1125 Cruft St., Indianapolis, IN 46203
Get tickets here and find more on Facebook

More in What's Your Education Story?

School safety

Hiring more security officers in Memphis after school shootings could have unintended consequences

PHOTO: Jahi Chikwendiu/The Washington Post/Getty Images

Tennessee’s largest district, Shelby County Schools, is slated to add more school resource officers under the proposed budget for next school year.

Superintendent Dorsey Hopson earmarked $2 million to hire 30 school resource officers in addition to the 98 already in some of its 150-plus schools. The school board is scheduled to vote on the budget Tuesday.

But an increase in law enforcement officers could have unintended consequences.

A new state law that bans local governments from refusing to cooperate with federal immigration officials could put school resource officers in an awkward position.

Tennessee Education Commissioner Candice McQueen recently reminded school personnel they are not obligated to release student information regarding immigration status. School resource officers employed by police or sheriff’s departments, however, do not answer to school districts. Shelby County Schools is still reviewing the law, but school board members have previously gone on the record emphasizing their commitment to protecting undocumented students.

“Right now we are just trying to get a better understanding of the law and the impact that it may have,” said Natalia Powers, a district spokeswoman.

Also, incidents of excessive force and racial bias toward black students have cropped up in recent years. Two white Memphis officers were fired in 2013 after hitting a black student and wrestling her to the ground because she was “yelling and cussing” on school grounds. And mothers of four elementary school students recently filed a lawsuit against a Murfreesboro officer who arrested them at school in 2016 for failing to break up a fight that occurred off-campus.

Just how common those incidents are in Memphis is unclear. In response to Chalkbeat’s query for the number and type of complaints in the last two school years, Shelby County Schools said it “does not have any documents responsive to this request.”

Currently, 38 school resource officers are sheriff’s deputies, and the rest are security officers hired by Shelby County Schools. The officers respond and work to prevent criminal activity in all high schools and middle schools, Hopson said. The 30 additional officers would augment staffing at some schools and for the first time, branch out to some elementary schools. Hopson said those decisions will be based on crime rates in surrounding neighborhoods and school incidents.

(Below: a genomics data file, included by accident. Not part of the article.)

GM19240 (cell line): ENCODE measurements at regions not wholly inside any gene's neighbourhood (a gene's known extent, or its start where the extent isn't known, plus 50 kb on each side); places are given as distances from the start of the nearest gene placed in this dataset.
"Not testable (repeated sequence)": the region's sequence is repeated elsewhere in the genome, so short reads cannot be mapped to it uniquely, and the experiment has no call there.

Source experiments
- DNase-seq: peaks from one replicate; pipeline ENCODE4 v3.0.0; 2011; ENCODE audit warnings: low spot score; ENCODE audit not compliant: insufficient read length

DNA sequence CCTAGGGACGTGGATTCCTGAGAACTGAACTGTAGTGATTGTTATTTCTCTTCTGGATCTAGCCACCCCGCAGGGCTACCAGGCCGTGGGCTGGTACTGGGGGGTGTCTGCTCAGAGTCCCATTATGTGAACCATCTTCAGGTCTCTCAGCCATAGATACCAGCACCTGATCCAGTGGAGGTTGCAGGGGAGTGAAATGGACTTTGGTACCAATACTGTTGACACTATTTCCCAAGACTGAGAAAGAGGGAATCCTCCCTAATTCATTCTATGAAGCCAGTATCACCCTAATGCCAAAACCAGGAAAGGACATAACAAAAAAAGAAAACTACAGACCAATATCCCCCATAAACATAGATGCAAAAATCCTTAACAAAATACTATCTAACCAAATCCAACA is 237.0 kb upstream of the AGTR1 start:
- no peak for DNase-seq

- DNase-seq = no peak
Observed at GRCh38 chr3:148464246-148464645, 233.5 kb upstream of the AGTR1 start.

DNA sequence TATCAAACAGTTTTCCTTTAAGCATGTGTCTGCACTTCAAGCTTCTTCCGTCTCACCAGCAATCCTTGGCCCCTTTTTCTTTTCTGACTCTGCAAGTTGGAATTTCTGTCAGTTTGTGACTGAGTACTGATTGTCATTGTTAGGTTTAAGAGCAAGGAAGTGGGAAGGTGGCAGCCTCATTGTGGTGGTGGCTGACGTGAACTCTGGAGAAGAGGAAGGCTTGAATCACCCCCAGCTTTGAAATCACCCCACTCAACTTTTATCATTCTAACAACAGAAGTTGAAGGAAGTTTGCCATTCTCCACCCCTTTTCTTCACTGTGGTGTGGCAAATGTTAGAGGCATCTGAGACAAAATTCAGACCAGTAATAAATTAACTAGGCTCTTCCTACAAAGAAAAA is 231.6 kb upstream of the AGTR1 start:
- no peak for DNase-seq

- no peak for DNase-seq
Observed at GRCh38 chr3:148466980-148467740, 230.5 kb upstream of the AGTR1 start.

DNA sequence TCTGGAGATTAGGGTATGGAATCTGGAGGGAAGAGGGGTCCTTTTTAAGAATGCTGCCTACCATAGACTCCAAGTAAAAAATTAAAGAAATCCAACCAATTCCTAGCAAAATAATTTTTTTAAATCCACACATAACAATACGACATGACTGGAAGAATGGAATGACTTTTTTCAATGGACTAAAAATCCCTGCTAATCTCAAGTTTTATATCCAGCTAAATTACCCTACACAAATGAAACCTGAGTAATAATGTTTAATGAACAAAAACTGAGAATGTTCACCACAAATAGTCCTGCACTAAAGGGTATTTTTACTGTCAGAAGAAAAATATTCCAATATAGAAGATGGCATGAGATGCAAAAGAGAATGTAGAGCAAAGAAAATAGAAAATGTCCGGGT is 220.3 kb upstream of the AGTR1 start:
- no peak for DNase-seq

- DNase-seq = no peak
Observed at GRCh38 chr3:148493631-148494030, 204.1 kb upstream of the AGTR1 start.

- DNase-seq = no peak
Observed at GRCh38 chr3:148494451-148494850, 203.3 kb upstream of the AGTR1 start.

Hopson’s initial recommendation for more school resource officers was in response to the school shooting in Parkland, Florida, that killed 17 people and sparked a wave of student activism on school safety, including in Memphis.

Gov. Bill Haslam’s recent $30 million budget boost would allow school districts across Tennessee to hire more law enforcement officers or improve building security. Measures to arm some teachers with guns or outlaw certain types of guns have fallen flat.

For more on the role and history of school resource officers in Tennessee, read our five things to know.

Sheriff’s deputies and district security officers meet weekly, said Capt. Dallas Lavergne of the Shelby County Sheriff’s Office. When the Memphis Police Department pulled their officers out of school buildings following the merger of city and county school systems, the county Sheriff’s Office replaced them with deputies.

All deputy recruits go through school resource officer training, and those who are assigned to schools get additional annual training. In a 2013 review of police academies across the nation, Tennessee was cited as the only state that had specific training for officers deployed to schools.